Connecting the Environment and the EU – Brussels, May 2016

On Monday 234rd May Tony Long, ALT Trustee and Senior Expert at Global Governance Institute, participated in a Policy Forum about the environment and climate change in relation to the EU referendum and Brexit. The Policy Forum provided an opportunity to debate a new expert review of the academic evidence on these topics (available at and what might change in the UK and at EU level in the event of a British vote to Remain in or Leave the European Union on 23 June.See

Tony Long (end, right) at the IES Policy Forum

Tony Long (end, right) at the IES Policy Forum

The event was hosted by the Institute for European Studies in Brussels and Tony spoke about the importance of collaboration and shared interests for the environment across Europe. Please see below for content of Tony Long’s speech: –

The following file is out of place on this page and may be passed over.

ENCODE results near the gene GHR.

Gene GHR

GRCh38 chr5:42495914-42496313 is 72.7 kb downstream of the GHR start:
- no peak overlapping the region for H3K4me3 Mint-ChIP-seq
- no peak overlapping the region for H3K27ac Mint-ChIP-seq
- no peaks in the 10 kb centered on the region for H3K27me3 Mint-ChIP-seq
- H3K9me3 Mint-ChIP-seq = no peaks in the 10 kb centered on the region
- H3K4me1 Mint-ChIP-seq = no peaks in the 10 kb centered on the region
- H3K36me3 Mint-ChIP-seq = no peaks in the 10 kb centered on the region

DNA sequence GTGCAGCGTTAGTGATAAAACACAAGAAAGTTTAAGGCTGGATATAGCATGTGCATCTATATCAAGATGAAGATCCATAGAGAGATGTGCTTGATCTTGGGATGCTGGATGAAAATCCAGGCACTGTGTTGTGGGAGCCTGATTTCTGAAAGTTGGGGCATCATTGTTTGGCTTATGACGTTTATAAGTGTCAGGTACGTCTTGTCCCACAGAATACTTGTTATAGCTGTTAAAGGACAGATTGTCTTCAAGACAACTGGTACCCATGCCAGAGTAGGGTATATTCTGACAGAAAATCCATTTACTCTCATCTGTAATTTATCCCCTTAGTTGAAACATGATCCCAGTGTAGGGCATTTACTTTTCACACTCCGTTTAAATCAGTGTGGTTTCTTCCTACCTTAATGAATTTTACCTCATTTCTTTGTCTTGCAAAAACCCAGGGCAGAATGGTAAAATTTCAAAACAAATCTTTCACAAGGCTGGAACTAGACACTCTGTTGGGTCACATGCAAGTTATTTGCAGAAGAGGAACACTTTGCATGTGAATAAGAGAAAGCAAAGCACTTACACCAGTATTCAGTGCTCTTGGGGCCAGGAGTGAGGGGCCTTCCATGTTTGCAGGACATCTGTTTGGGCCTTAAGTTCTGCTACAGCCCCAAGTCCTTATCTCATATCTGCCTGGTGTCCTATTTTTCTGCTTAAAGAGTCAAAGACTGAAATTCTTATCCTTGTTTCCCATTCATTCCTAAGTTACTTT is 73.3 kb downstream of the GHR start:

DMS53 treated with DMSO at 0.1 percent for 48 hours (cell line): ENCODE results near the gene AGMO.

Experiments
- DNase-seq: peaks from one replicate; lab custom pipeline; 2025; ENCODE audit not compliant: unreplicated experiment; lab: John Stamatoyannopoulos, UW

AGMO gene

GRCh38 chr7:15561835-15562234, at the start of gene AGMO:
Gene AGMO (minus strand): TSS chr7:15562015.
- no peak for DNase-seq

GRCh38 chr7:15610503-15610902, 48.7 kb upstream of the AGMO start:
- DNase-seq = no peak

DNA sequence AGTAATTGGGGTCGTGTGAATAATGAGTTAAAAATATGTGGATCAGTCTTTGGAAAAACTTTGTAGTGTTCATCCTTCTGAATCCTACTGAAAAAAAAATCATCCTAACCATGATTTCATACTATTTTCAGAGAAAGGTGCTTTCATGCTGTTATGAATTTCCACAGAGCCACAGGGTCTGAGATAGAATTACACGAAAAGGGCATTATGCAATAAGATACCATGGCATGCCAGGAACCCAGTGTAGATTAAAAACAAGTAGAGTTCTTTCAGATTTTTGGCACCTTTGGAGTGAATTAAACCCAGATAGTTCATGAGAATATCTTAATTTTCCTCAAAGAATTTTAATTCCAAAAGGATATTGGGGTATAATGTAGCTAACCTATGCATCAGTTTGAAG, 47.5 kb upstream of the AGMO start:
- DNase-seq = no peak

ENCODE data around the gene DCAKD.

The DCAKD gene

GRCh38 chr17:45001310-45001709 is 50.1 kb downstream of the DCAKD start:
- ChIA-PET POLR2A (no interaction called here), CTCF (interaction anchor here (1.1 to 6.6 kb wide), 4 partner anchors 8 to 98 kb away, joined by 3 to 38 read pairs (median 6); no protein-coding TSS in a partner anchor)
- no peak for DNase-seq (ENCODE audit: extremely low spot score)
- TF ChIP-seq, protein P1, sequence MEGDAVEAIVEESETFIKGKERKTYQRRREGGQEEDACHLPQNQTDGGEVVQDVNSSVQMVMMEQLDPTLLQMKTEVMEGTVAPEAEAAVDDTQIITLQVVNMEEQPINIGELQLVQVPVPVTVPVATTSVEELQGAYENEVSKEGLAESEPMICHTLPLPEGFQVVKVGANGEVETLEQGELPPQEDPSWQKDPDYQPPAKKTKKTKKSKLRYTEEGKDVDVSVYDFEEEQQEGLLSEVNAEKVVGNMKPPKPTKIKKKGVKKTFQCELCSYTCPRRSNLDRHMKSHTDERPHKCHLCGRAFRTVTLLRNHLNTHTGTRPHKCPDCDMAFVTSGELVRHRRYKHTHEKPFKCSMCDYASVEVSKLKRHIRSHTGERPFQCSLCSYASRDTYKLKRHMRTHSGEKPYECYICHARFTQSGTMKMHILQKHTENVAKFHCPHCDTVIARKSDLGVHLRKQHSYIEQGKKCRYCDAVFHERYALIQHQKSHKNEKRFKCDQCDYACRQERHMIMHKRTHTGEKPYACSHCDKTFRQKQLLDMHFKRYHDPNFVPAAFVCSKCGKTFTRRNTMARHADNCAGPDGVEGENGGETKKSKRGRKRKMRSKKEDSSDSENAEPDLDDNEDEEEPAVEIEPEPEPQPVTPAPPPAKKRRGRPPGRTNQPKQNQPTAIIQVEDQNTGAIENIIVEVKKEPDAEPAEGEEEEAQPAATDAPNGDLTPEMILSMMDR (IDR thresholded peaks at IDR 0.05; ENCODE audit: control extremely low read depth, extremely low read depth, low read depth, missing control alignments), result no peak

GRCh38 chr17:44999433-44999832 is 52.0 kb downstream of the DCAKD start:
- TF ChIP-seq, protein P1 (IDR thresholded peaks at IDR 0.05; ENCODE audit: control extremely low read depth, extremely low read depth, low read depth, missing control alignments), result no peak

The EU Referendum and the UK Environment

Remarks by Tony Long, Global Governance Institute, Free University of Brussels  (formerly WWF European Policy Office director)

23 May 2016

  1. It is not as easy today for environmentalists like me to make the “Remain” case as it would have been five or ten years ago.  There is a shadow hanging over environment policy now that wasn’t there before.  This much was clear in the summer of 2014 when President Juncker set out his priorities for the new European Commission, as well as the individual Commissioner mandates. Conspicuously, the environment was not among them.  In the confirmation hearings that same autumn, European Parliamentarians launched something of a fight back and managed to salvage a small victory with a commitment to sustainable development being included in Commission First Vice-President Frans Timmermans’ portfolio. But it was slim pickings.